While hard times may have contributed to a big drop in sales at Junior Kadooment, operators of several stalls are upset over the early end of the event.
Speaking to Barbados TODAY as the last band crossed the track at the National Stadium just before 2 pm, vendors called for the length of the event to be extended.
A visibly displeased Lydia Myers queried why the usual after party was not held to “help vendors make a living”.
“Now sales start to pick up, the show done and people gine home. The should of finished about 5/6 o’clock; This finish too early,” she lamented.
” . . . There is usually a concert after, but we realise this year there was nothing so people just start to go home. Now time for we to start pick up sales everybody gone home,” Myers stressed.
Things were equally dreadful for Troy Jordan, who told Barbados TODAY sales were so depressing that he was already looking to next year’s Junior Kadooment for an improvement.
Jordan, who sold mostly hotdogs and hamburgers, called for renovations to be made to the stadium as he believed the present conditions contributed to low number of spectators in the stands today.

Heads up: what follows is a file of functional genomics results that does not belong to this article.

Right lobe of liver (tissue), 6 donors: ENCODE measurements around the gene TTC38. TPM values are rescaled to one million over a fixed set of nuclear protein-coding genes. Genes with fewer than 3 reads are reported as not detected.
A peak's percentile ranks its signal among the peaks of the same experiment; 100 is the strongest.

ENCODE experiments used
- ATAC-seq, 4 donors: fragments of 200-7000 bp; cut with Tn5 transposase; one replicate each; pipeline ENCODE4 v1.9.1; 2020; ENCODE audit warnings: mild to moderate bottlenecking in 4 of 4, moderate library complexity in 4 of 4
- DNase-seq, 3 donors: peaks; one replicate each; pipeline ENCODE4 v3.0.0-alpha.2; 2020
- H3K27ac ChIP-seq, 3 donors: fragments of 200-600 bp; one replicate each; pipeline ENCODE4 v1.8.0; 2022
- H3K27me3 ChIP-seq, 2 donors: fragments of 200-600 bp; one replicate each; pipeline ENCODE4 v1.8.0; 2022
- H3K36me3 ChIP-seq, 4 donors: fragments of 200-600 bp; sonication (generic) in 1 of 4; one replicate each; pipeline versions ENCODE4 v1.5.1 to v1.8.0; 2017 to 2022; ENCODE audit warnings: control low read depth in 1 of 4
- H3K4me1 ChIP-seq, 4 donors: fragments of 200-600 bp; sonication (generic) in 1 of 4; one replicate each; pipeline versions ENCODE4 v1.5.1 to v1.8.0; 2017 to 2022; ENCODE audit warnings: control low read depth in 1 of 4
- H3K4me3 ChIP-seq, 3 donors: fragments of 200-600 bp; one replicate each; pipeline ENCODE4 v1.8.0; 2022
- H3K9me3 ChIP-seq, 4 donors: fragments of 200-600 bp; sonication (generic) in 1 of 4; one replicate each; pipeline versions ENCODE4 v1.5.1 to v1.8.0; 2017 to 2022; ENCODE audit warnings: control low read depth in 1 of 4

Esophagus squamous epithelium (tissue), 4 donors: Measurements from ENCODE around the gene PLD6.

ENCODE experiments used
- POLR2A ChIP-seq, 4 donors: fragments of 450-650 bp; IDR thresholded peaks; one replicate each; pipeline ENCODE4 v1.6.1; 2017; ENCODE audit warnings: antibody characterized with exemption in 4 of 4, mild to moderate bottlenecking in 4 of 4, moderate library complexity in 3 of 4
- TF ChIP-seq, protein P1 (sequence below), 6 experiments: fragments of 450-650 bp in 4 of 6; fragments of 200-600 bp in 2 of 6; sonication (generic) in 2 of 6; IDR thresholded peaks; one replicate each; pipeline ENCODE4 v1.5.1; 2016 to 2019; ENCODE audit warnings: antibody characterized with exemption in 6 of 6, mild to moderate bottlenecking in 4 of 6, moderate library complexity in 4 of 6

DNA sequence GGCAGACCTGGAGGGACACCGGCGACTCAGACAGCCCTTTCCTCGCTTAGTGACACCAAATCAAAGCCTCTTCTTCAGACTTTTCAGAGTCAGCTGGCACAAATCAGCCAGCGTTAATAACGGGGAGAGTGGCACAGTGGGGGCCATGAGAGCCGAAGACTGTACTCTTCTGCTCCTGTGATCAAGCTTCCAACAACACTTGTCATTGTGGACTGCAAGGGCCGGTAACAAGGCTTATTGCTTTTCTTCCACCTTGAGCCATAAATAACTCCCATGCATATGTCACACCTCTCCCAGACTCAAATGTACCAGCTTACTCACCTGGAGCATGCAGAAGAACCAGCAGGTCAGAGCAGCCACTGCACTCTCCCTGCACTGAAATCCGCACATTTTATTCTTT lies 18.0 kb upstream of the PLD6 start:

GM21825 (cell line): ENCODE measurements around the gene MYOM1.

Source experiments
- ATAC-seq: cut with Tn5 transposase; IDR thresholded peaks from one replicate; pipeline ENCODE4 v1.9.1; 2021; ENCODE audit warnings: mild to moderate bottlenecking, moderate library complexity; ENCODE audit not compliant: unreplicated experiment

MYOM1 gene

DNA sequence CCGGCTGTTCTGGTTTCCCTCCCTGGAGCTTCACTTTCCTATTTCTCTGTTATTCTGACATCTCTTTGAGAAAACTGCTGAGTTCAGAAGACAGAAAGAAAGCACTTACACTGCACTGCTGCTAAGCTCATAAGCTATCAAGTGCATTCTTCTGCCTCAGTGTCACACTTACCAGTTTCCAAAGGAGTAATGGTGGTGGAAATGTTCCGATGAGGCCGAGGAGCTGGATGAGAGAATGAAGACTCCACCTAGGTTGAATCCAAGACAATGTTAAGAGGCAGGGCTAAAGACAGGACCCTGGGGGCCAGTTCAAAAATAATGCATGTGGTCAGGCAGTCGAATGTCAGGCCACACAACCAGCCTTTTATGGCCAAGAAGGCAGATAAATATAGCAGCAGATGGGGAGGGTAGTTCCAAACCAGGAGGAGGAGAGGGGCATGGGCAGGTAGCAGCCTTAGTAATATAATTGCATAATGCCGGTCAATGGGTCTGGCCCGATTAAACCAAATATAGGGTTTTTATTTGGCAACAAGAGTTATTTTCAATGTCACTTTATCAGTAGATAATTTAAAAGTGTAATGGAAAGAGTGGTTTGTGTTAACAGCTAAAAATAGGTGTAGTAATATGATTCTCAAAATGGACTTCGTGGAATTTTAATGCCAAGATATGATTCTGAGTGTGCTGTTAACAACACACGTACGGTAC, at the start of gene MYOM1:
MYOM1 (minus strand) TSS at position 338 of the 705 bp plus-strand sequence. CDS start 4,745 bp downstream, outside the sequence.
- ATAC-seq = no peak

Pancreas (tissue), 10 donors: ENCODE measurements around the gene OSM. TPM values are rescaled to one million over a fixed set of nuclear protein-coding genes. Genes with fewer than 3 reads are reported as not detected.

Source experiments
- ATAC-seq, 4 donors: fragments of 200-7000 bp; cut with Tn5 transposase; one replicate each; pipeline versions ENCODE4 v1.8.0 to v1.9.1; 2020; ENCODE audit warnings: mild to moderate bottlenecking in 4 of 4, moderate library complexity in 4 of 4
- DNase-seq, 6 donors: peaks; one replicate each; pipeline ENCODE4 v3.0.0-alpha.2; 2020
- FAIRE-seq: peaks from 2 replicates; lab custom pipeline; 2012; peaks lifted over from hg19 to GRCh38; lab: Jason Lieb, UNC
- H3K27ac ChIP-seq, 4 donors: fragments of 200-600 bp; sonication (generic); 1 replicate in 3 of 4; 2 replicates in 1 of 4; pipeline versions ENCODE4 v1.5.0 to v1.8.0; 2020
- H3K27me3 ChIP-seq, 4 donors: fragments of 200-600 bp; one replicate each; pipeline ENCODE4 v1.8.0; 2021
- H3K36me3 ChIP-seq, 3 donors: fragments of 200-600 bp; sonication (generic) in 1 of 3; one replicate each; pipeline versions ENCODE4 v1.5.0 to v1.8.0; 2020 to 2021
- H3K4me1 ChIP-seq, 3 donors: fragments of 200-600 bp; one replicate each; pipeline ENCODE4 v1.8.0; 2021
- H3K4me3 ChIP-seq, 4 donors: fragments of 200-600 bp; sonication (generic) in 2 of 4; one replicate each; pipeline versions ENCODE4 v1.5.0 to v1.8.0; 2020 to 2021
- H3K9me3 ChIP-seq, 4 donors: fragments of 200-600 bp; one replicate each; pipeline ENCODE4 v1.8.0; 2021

“I feel if the place was cleaned up more people would come to the stadium. This stadium needs to be renovated. One time when you look back at the TV you would see how ram the place was, now you don’t see the people like that,” he pointed out.
Jordan said he intends to pitch his stall again for Grand Kadooment.
“I hope things improve. You know the recession on and everybody watching their pockets but I am thankful for whatever I get,” he said.
Those few vendors plying their trade along Stadium Road, outside of the National Stadium, were not better off. They too complained that this year’s sales were far lower than in 2013.
“Outside very tight but I thank God for what I get. This is a rough year but we got to learn to buy what we need and not what we see. I’m giving thanks for small mercies. Thank God we are not worse. There are some worst off than we. A lot of children out there eating dirt to make a living. In everything give thanks and praise, vendor Cynthia King added.
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